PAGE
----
information relating to human rights, see my human rights page. For some
interesting websites pertaining to religious persecution and religious freedom,
FOR FURTHER DETAILS
SEE MY FULL
One of my major ongoing
projects has been to complete a book commissioned by the U.S. Institute of Peace on religious conflict in
It will be titled Nigeria: Religion in the Balance. It is hard to finish
as something always seems to be happening in Nigeria with regard to
religion. I have managed to publish a
piece (2005) on the infamous, apocalyptic Maitatsine movement, an extremist
Muslim group that wrought death and destruction on the city of Kano, in Northern
Nigeria in December 1980.
I have just finished
co-editing a book, Religion in African
Conflicts and Peacebuilding with Sakah Mahmud and James H. Smith for the University of Notre Dame Press. The work stems from our collaboration as
Rockefeller Visiting Fellows at the Joan B. Kroc
Institute of International Peace Studies at the University of Notre Dame in
2003-04. We helped organize a conference
on this topic in Jinja, Uganda, in April 2004.
project is the preparation of the book I am editing on Proselytization Revisited:
Rights Talk, Free Markets, and Culture Wars (London:
Equinox Publishers). It contains nearly
twenty chapters from authors around the world.
It will appear in 2007.
As a result of my Rockefeller Fellowship at the Kroc Institute at the
University of Notre Dame from 2003-04, I became more interested in the role of
religion in the public sphere. See the
piece I wrote for the Brigham Young Law
the Role of Religion in Changing Public Spheres: Some Comparative
Perspectives” (2005). I have
also explored these questions in terms of the new attention to global religious
violence, and the responses of scholars of religion for a keynote address for
the British Association for the Study of Religion in 2003: “The Response of Scholars of Religion to Global Religious
In 2003 I completed
a major overview of religion and human rights "Human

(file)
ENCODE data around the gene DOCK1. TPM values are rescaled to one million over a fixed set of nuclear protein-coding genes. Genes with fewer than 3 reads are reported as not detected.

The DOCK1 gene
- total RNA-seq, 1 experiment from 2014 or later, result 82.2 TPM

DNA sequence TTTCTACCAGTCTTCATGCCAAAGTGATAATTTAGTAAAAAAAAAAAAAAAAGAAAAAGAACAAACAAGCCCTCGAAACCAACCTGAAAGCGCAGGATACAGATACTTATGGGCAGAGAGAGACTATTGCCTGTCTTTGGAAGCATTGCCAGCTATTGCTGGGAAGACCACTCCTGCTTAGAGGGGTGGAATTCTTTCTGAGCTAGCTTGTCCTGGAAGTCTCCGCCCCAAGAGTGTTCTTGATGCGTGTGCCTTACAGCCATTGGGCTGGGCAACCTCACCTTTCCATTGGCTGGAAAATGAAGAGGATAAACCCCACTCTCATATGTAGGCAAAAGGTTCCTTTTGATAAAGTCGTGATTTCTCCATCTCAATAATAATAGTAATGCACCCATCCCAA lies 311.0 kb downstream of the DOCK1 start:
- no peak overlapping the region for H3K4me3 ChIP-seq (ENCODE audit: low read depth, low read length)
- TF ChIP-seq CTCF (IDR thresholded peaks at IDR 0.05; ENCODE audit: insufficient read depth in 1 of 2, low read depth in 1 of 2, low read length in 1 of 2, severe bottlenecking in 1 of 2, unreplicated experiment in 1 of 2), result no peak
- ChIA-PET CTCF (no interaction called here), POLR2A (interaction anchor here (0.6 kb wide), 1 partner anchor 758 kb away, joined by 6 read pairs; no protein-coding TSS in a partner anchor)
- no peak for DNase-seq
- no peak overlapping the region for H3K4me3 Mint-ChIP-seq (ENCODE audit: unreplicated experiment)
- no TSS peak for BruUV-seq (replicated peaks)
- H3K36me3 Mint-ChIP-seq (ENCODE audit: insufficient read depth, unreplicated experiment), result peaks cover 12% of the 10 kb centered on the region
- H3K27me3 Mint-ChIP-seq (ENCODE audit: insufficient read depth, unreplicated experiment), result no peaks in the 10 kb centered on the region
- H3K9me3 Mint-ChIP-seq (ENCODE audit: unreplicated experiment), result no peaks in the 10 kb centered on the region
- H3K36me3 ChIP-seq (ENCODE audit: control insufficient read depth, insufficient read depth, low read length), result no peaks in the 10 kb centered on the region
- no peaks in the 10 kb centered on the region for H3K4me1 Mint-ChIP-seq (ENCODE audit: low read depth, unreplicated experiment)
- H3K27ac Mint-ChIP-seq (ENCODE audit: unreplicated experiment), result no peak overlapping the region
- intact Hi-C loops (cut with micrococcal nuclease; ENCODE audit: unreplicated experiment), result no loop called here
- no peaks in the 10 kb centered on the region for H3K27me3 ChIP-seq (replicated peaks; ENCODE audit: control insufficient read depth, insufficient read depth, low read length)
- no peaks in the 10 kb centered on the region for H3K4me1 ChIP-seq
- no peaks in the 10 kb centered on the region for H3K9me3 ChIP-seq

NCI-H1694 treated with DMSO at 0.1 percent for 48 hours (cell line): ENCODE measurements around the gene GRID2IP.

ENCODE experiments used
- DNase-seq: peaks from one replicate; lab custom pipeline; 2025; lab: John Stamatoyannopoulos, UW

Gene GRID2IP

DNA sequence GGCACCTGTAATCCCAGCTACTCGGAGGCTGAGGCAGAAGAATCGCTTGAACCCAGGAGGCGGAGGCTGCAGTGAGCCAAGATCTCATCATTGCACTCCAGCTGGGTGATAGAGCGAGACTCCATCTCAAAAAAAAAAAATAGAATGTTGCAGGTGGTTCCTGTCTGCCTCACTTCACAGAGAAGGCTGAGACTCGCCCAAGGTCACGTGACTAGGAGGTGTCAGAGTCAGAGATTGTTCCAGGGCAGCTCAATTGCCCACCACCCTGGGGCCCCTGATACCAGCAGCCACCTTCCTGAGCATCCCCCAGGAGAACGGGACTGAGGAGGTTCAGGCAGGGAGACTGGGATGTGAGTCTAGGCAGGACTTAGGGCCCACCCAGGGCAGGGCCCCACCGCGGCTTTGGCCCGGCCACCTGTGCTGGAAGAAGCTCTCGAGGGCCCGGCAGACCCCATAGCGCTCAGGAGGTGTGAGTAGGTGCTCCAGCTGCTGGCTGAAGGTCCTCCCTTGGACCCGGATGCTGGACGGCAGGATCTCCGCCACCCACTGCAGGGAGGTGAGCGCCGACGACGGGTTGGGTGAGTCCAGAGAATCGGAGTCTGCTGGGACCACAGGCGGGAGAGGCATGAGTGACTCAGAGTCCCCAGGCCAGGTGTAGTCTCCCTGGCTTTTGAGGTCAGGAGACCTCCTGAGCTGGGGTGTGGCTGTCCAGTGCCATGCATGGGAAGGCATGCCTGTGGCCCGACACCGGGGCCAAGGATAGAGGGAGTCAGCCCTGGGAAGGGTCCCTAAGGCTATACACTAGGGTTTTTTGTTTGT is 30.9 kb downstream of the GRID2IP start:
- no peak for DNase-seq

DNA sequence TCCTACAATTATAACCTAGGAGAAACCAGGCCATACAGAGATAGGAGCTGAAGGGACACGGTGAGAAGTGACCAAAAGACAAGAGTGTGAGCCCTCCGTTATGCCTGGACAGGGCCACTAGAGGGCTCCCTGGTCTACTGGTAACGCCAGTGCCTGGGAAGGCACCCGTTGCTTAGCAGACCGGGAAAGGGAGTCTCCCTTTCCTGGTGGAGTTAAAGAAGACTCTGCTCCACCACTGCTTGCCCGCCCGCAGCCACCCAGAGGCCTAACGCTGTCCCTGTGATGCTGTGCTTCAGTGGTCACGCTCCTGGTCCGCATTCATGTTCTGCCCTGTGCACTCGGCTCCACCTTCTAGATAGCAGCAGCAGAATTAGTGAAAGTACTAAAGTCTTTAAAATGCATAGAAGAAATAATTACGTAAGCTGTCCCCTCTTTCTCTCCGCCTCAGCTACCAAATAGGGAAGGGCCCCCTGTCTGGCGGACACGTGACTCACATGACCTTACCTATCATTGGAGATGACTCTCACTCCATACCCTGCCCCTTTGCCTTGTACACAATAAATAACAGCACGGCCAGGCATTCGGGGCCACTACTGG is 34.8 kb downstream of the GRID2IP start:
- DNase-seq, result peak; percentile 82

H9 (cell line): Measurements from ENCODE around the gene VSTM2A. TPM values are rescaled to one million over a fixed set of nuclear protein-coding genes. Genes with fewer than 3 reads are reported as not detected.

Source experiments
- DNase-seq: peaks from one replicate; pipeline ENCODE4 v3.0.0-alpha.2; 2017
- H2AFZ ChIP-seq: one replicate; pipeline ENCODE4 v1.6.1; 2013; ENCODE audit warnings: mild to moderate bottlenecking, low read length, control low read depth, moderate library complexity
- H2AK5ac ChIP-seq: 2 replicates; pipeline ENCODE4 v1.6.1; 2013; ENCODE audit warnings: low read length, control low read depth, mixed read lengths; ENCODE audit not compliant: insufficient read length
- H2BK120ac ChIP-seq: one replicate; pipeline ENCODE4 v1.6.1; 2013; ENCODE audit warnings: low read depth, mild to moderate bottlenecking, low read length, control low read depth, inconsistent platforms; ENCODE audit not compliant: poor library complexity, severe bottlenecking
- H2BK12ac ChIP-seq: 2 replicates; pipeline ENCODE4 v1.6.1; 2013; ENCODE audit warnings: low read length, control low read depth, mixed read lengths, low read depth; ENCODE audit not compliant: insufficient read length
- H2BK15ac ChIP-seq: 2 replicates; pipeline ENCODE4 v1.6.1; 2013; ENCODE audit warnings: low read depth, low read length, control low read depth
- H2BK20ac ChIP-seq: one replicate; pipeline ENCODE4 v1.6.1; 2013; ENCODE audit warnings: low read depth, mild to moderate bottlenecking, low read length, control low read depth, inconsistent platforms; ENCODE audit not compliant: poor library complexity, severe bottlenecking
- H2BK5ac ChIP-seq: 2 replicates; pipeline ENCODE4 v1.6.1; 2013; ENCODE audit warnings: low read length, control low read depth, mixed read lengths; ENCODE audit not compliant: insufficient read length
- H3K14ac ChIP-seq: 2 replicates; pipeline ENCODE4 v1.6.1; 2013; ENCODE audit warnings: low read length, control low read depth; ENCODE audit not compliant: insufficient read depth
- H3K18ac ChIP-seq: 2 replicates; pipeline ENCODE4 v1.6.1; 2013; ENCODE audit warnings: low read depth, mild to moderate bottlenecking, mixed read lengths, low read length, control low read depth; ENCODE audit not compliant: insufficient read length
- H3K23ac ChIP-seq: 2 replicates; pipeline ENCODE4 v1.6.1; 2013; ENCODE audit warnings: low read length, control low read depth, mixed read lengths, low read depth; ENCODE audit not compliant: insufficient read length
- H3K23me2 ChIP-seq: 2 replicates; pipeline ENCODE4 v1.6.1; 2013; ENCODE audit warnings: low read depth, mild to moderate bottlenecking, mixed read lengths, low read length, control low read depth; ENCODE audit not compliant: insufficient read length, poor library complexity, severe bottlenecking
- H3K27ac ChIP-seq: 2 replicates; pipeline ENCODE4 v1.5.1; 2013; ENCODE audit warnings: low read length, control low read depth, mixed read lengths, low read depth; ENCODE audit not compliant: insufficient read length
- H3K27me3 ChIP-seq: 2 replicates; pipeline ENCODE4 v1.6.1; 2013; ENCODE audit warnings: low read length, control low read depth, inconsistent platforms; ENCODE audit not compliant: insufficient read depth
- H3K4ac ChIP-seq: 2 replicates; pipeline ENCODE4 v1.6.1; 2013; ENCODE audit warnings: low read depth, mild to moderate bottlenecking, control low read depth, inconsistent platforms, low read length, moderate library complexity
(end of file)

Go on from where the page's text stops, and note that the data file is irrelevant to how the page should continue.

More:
Rights: An Important and Challenging New Field for the Study of Religion"
for a significant new text, New Approaches to the Study of Religion
(eds. Geertz, Antes, and Warne, Mouton de Gruyter, 2003). My critical
overview of the field of Anthropology of Religion appeared in the Penguin Companion to the
Study of Religion (ed. Hinnells, 2005).
A couple of years
ago I took time out to reflect upon my "fieldwork" over the
years. It is the closing piece of a set of essays for Method and
Theory in the Study of Religion (2001) by mainly historians of religion,
recounting and analyzing their experiences in the field. I also consider
my "Prophets, 'False Prophets' and the
African State: Emergent Issues of Religious Freedom and Conflict" (for
a Nova Religio (April 2001) symposium on current relationships between
new religions and the state around the world) to be one of my more important
pieces. This has been updated and now forms part of a book edited by
Phillip Lucas and Tom Robbins, The Future
of New Religions in the 21st Century (Routledge, 2003).
CURRENT RESEARCH PROJECTS
I have long had an
interest in the media, particularly the broadcast media--stemming from my days
as a student intern at the BBC in Birmingham (I was actually offered a career
opening in production, but turned it down, preferring to stay in academe).
Given that the transnational, revivalist religious groups that I research have
skillfully appropriated modern media technologies, and that I have written on
visual religious culture, it seemed logical me to start taking the growing
intersections of religion and media in Africa
more seriously. I published a preliminary piece on this topic, "Pentecostal/Charismatic
Appropriations of Modern Media Technologies in Nigeria and Ghana"
which appeared in the Journal of Religion in Africa in 1998. See also "Managing
or Manipulating Religious Conflict in the Nigerian Media".
My current research
focuses more on how the rise of religious media in many parts of Africa, particularly in the current phase of
deregulation, is generating new forms of competition and conflict between